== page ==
Some are trying to tackle a freelance career, AND trying to write their novel at the same time. That's no easy task either. You pour all your creative juices into the writing for the freelance work that it leaves little left for your own projects.

It's not easy, but then again nothing worthwhile ever is.

Whatever our situation, we must persevere. We must remind ourselves that this is what we're meant to do. And if we keep at it, and believe in what we're doing, we will one day call this our career. We are writers!

Monday, April 13, 2009

Writing update

I was happy that I was able to carve some time and write this weekend, even while being away for the Easter holiday. It gave me great satisfaction to know that I committed to writing even out of the regular writing schedule.

I'm still pushing myself to revise most if not all of The Hidden Force before the end of May. The process is going a bit slower than I had hoped, but I am counting on a quicker revision once I get to more recent material. The original chapters of the book have needed lot's of rewriting, in many cases it's almost like writing the book all over again and using the original material as a loose framework.

It will be interesting to compare the original drafts with the finished product to see how different it really ends up.

Friday, April 10, 2009

Offline until Monday

Best wishes for a great weekend to everyone! I'll be offline until Monday. So happy writing until then.


Thursday, April 09, 2009


As I've mentioned in previous posts, my first book (Do You?) was self-published. It was a great experience, and I learned a lot about the process of getting a manuscript to a completed book. I also was adamant about what I wanted in the quality of the book and I made changes from the proofs until it closely resembled what I had envisioned. But, I also made mistakes. I didn't market the book. Oh, I wanted to, but for many reasons it didn't happen.

For my YA novel that I'm revising now, I'm hoping to navigate through the traditional publishing process. I will take what I've learned from the lack of marketing on the first book and apply it to this one. So I have gained invaluable experience that can be applied going forward to books whether traditional or self-published. And I've never dismissed the idea of self-publishing again.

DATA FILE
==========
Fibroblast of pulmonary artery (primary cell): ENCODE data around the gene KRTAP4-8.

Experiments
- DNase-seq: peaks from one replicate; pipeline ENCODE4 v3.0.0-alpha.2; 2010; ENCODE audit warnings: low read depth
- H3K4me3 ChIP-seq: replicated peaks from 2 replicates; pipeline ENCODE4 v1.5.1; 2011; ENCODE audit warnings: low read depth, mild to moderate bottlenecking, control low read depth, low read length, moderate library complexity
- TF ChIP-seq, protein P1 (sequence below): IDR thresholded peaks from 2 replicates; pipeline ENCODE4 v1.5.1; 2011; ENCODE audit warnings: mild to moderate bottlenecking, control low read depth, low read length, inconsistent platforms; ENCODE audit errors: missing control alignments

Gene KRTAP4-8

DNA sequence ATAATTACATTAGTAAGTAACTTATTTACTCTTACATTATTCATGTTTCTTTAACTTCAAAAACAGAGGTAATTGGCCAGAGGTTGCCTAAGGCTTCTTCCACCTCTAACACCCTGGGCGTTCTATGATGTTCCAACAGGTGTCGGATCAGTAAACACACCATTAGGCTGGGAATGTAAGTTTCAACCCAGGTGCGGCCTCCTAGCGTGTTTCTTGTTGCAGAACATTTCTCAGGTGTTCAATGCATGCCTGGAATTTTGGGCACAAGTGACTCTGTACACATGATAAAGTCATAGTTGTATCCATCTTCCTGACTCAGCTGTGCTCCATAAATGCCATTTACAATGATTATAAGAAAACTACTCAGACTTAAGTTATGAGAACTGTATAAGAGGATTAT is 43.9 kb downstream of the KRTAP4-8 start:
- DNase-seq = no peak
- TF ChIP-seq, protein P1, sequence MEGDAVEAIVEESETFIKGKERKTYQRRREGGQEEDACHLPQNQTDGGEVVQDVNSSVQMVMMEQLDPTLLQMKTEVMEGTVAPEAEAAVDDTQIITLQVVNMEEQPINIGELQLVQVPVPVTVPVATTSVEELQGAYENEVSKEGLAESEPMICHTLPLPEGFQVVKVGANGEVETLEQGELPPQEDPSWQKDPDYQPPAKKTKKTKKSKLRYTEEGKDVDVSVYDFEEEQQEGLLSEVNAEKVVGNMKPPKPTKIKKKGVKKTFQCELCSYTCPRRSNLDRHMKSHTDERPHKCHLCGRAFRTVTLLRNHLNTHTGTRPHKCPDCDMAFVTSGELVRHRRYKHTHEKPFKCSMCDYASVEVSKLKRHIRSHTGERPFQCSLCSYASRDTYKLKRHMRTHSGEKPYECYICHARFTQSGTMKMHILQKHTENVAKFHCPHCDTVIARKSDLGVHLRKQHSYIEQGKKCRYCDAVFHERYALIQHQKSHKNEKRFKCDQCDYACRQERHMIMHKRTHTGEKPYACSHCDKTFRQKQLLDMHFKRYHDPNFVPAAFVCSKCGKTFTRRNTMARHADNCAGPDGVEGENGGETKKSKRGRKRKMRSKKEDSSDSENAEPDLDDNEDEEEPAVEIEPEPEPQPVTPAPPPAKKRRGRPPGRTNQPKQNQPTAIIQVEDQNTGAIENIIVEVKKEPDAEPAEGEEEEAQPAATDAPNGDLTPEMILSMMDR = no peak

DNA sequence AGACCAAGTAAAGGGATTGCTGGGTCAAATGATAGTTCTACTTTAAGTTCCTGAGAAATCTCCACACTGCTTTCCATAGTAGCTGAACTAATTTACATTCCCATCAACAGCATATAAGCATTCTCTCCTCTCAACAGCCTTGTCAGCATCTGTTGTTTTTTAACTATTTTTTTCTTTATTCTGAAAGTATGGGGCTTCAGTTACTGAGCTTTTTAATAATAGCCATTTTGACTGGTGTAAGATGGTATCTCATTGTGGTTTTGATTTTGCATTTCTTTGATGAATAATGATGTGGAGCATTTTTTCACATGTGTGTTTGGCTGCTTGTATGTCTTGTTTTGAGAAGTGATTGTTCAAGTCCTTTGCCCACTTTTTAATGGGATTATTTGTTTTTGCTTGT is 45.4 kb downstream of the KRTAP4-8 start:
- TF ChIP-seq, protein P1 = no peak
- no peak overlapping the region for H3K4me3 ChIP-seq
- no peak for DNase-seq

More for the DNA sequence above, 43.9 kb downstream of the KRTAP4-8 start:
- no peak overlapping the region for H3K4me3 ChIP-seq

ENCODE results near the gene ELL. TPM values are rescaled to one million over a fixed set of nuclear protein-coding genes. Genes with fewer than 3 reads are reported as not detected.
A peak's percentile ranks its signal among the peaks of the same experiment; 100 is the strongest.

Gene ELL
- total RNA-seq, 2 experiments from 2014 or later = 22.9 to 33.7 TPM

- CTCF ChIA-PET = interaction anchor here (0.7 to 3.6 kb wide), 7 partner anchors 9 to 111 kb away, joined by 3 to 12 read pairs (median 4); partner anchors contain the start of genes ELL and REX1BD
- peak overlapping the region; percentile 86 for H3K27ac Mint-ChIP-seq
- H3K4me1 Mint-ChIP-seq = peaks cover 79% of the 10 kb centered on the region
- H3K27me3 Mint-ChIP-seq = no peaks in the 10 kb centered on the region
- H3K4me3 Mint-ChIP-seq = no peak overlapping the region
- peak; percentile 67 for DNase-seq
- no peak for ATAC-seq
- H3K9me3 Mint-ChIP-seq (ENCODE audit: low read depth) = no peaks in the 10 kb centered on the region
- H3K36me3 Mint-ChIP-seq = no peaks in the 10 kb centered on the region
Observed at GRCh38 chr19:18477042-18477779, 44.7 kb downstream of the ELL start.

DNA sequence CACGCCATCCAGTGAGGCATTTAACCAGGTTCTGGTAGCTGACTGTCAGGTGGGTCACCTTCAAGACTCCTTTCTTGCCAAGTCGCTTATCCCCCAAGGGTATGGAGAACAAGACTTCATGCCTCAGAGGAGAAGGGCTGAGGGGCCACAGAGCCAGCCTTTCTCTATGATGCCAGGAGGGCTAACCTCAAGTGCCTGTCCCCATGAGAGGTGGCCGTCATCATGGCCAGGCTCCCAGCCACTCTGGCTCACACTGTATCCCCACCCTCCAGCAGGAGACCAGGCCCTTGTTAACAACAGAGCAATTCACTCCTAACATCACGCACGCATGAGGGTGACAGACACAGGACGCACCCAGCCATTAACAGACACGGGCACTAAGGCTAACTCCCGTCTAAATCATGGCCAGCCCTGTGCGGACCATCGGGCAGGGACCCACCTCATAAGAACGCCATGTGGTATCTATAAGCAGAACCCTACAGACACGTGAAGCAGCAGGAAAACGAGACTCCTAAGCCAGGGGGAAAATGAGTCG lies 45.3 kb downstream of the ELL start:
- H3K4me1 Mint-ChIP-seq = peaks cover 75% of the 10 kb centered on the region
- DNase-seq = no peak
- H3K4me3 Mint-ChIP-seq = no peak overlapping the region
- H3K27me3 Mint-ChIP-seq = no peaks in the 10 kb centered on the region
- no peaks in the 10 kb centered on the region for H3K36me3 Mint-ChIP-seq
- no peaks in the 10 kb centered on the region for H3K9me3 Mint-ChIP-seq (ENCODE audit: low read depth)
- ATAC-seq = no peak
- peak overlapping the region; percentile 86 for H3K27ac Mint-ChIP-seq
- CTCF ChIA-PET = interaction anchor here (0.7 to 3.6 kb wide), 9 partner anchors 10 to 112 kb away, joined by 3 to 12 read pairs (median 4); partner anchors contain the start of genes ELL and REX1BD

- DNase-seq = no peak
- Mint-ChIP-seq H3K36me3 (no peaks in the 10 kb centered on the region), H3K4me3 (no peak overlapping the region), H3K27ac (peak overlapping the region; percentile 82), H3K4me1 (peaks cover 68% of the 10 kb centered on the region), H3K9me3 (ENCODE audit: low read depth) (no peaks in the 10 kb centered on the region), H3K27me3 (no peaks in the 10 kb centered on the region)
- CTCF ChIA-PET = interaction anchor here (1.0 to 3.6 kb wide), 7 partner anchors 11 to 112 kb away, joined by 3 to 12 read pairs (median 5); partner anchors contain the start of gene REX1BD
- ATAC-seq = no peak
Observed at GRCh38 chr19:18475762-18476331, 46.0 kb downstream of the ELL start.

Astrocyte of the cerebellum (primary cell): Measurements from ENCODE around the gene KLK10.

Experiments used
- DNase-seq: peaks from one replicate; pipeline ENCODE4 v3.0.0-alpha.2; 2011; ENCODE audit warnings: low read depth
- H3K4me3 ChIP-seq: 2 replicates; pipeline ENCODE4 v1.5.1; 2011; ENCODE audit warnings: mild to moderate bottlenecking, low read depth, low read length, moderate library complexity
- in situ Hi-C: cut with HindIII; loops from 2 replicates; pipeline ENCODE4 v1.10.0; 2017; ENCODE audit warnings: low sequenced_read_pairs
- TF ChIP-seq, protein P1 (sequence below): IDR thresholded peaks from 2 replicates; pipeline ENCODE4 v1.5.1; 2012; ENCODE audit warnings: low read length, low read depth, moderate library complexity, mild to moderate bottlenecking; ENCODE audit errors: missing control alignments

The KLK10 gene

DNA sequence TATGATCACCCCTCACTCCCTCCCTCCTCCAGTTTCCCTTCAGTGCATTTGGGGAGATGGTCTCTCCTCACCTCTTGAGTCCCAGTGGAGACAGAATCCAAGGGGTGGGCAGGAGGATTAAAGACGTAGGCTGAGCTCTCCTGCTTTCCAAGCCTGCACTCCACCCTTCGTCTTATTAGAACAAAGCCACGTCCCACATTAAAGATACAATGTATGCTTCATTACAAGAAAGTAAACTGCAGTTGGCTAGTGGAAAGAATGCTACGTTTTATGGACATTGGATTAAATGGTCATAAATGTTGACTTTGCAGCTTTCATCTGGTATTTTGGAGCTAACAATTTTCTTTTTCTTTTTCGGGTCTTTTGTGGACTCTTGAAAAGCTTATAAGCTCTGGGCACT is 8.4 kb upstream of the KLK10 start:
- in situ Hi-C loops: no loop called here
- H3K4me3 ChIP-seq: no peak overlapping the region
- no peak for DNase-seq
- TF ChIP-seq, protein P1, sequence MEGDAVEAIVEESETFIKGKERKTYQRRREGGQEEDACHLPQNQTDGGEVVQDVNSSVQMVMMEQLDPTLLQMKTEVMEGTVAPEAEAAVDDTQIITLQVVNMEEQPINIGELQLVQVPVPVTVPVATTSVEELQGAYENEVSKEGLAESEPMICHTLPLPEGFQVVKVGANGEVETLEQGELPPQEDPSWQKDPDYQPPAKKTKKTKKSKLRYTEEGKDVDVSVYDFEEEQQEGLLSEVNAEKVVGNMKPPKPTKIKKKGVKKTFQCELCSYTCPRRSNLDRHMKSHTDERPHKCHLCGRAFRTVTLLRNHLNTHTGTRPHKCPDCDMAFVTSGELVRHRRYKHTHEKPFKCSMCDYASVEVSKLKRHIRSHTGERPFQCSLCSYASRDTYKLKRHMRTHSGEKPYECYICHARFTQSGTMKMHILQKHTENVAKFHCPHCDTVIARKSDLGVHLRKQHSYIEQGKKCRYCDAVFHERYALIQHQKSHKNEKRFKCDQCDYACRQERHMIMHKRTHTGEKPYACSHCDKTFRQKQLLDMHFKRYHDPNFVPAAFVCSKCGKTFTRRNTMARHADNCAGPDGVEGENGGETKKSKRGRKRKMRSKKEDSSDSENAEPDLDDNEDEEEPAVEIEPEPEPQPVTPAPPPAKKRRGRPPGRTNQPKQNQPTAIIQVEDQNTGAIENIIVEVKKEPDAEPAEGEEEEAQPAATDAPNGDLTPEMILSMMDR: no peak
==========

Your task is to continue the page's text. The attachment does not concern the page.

So, when I came across this blog entry today, I was intrigued: The Future of Publishing? Self-Published Novel Wins Major Literary Award, and wanted to share it with everyone.

Do You? is a collection of original poems and photographs (76 pages, 36 full-color photographs). It was a finalist in the 11th annual Writers Digest Self-Published Book Awards. There are two ways to buy it, and I've included the links for each. From the publisher (XLibris) directly from my website at

Wednesday, April 08, 2009

Professional Writing Organizations

Professional organizations are an important way to keep abreast with industry news, and to network with other writers in the same genre. It’s also a step toward gaining merit, and showing how committed a writer is to the field. Today I made the commitment for membership to the Society of Children’s Book Writers and Illustrators (SCBWI).

For those of you that write or illustrate books for children, middle grade, or young adult it's a group you should research for yourself. I’ve included their website link below.